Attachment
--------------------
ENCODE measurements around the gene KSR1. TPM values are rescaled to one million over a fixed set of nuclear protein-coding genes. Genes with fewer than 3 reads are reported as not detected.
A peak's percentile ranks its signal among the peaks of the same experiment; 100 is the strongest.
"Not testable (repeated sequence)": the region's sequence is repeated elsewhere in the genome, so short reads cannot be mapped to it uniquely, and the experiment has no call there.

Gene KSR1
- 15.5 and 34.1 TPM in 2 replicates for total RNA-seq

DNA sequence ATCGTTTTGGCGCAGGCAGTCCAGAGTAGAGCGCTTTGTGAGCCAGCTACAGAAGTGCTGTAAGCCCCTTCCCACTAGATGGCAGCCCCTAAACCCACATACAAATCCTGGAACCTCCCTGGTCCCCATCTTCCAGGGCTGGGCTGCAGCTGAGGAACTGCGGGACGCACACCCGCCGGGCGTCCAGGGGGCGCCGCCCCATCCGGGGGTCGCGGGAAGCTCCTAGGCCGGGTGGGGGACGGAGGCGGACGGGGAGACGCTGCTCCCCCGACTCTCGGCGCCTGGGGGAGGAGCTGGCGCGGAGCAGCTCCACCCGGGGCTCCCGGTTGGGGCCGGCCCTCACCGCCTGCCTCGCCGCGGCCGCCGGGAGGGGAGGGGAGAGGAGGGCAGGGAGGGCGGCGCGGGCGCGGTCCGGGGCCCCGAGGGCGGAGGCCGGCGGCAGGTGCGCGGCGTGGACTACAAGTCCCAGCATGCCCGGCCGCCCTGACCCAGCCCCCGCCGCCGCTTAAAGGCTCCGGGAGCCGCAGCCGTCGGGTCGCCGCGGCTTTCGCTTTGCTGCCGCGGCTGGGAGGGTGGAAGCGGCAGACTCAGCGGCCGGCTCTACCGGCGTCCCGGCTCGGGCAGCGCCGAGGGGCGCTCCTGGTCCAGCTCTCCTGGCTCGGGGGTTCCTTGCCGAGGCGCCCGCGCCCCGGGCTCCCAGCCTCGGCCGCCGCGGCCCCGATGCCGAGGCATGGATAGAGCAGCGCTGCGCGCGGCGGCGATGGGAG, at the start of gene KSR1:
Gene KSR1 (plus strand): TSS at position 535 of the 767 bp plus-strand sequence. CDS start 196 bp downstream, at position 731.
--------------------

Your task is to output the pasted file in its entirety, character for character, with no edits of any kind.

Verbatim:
ENCODE measurements around the gene KSR1. TPM values are rescaled to one million over a fixed set of nuclear protein-coding genes. Genes with fewer than 3 reads are reported as not detected.
A peak's percentile ranks its signal among the peaks of the same experiment; 100 is the strongest.
"Not testable (repeated sequence)": the region's sequence is repeated elsewhere in the genome, so short reads cannot be mapped to it uniquely, and the experiment has no call there.

Gene KSR1
- 15.5 and 34.1 TPM in 2 replicates for total RNA-seq

DNA sequence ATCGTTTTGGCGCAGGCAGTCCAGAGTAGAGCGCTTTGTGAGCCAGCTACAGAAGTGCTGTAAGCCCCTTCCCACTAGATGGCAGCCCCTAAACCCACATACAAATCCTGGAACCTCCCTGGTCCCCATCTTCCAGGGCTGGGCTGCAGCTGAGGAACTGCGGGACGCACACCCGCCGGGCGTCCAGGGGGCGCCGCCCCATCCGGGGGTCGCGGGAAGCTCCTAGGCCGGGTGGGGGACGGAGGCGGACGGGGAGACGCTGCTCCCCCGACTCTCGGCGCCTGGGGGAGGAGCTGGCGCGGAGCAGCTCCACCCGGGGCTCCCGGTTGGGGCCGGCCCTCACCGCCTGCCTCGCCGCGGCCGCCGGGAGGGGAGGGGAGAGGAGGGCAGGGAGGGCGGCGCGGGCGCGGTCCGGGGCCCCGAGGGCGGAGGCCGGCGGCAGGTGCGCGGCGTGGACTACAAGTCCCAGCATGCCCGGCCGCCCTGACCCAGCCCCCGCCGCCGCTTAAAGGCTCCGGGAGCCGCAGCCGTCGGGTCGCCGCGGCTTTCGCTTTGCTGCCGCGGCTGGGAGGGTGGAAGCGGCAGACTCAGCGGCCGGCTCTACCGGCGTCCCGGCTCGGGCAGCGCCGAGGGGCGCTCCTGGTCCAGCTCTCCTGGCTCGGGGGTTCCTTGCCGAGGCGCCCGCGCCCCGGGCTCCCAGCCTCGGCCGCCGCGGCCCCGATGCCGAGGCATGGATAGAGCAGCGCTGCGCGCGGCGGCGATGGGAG, at the start of gene KSR1:
Gene KSR1 (plus strand): TSS at position 535 of the 767 bp plus-strand sequence. CDS start 196 bp downstream, at position 731.